Resolutions to Look out 2022: Resolution 3

Brighten the viewer’s world with humour, music and colour


Here at System1 we want to make a serious case for humour, never more so than during and after a pandemic. Humour keeps society flexible and is a highly useful vehicle for thought. It relaxes us and puts us in an open mode of possibility. Laughter is also good for us. Humour is an effective creative strategy, yet advertising is losing its sense of humour. There has been a steady decline over the last decade in the proportion of people saying they’re ‘amused’ by the advertising that System1 tests.

What makes us laugh? At the heart of humour is the desire to poke fun at rigidity. Repetition, inversion (reversing the expected) and overlapping beams (seeing the same thing from two perspectives at once) not only makes us laugh but captures our attention, and can moreover also provide a helpful structure for long-running campaign.

It helps to ‘throw a blanket over sympathy’ – isolate the unsociable trait within the person (single-mindedness, a lack of awareness, vanity, a fixed idea that causes the character to stick to their course, behaving resolutely and rigidly) so that the audience recognizes the episode as comic. Check out Volkswagen’s classic “Laughing Horses” or Barclaycard’s ‘Snake Bite’ ad with Rowan Atkinson.

You can also use sound as a vehicle for humour to exaggerate or shift a perspective or idea. By using a layering effect, sound and visuals can create a comic crescendo – a conveyor belt that seemingly has no ‘stop’ button. See how sound was used in this ad by Mary Wear for Visa.

When you start digging into the Test Your Ad   database, you’ll see the same thing in category after category. Funny ads show up high in the rankings. That’s true whether it’s insurance with the World’s Strongest Man helping out a Geico customer, or coffee with George Clooney hanging out with the Muppets (among others). Some of the highest-rated ads use humour, and we know from effectiveness data, that when viewers are laughing, they’re usually buying.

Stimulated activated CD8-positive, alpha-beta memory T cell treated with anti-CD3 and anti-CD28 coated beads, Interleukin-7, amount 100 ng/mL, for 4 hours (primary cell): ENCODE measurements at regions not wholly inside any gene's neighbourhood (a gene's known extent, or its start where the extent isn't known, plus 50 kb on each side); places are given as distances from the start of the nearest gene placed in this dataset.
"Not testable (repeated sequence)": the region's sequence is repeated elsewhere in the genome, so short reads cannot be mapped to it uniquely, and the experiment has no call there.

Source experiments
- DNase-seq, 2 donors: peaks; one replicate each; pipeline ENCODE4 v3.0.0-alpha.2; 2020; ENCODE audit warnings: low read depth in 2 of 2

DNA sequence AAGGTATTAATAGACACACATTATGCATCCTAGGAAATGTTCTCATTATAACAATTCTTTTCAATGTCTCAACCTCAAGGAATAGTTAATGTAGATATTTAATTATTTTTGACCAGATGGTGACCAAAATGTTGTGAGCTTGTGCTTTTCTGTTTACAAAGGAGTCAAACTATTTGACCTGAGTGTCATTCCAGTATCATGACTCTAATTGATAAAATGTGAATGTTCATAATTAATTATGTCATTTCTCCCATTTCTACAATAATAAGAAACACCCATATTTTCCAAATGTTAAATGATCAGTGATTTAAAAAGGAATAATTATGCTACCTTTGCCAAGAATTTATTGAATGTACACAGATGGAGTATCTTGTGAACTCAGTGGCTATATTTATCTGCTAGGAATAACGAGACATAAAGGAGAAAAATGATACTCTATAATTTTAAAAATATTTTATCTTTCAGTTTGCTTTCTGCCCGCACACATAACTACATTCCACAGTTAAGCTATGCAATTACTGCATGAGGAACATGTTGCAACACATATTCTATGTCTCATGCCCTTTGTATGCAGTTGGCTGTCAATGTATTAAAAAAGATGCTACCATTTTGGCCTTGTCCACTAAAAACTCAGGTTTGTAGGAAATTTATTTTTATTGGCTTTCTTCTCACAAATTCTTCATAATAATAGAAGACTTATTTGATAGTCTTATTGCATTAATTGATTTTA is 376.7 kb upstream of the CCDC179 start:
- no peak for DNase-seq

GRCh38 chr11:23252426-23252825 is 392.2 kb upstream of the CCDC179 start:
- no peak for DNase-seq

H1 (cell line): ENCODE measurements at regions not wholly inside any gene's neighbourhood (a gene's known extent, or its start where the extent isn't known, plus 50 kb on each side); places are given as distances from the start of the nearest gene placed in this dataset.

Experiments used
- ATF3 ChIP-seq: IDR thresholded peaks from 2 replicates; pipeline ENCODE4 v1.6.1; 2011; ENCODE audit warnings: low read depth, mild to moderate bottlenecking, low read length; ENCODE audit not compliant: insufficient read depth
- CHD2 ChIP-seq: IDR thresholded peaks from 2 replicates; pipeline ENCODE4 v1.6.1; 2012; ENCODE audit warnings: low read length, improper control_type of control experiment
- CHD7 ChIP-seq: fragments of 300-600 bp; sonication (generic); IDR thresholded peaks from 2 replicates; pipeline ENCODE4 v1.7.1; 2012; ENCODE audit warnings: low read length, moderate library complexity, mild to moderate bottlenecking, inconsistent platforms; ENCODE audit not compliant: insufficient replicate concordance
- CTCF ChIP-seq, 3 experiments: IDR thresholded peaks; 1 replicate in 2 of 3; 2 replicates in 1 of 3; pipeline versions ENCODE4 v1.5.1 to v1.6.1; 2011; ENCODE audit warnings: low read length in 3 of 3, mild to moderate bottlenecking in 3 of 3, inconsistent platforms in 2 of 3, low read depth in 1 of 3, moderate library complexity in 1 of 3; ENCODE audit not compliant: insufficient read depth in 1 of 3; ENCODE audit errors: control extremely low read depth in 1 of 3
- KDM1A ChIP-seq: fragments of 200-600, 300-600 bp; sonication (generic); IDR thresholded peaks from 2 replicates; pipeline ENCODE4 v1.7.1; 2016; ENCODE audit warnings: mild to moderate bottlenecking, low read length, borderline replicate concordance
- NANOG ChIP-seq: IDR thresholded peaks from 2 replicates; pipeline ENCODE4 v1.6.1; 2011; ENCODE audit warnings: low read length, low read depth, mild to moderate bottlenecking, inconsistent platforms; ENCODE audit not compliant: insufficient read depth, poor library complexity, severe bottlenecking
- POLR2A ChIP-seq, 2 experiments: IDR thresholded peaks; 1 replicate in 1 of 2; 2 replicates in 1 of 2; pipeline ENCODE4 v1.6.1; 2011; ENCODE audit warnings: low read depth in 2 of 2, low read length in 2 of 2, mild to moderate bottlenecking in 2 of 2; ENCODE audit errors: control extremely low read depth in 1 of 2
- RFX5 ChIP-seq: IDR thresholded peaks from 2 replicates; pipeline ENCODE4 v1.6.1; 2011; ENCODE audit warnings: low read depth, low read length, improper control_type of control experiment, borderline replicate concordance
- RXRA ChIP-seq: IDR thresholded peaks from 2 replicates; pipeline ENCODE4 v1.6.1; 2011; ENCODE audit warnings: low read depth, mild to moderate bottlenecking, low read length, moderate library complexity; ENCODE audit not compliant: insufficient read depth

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Music and colour

Music and colour can make a dramatic difference to the ability of an ad to connect with an audience and to the audience’s interpretation of the ad.

It can pay to start with the music – to have a clear idea of it upfront. Sir John Hegarty had a clear idea that he wanted Marvin Gaye’s ‘I Heard It Through the Grapevine’ when conceiving Levi’s Laundrette ad. Music sets the tone for an ad or campaign, instantly rousing or amplifying a feeling. Kelloggs recent cross-brand campaign was a big hit with the UK public because the quirky punk energy of its Plastic Bertrand song matched the get-up-and-go breakfast feeling so well. Using popular songs (with voices) can create brand fame. And don’t forget jingles – if you create a jingle, it can establish a lasting mental short-cut for your brand. The repeated use of a jingle can stay with people for life. And often what’s too silly to be said can be sung.

Colour works in a similar way to music. Modern digital technology ensures crisp, clear images, and the colour hues of choice today often look rather dark and cold, with an emphasis on teal and orange. But is it always a good thing if images look perfect and polished? Colour grading in post-production can alter the feel of your ad and enhance emotional response. At System1 we ran some experiments with the  Cheat to see how varying the palette and tone of ads changed the emotions people felt. The results were surprising and dramatic – making the colours warmer enhanced positive emotional response and fundamentally changed viewers’ perceptions of the ad. It’s another way to add depth and vitality to your ads – especially where faces are concerned. You can also emulate the look of film stock if you want to evoke nostalgia, with colour separation, diffusion and grain effects.

So, for your resolutions in 2022,

“Find a way upwards and outwards… see things with wit, charm and human vitality”.

Catch up on Resolution 1 and Resolution 2


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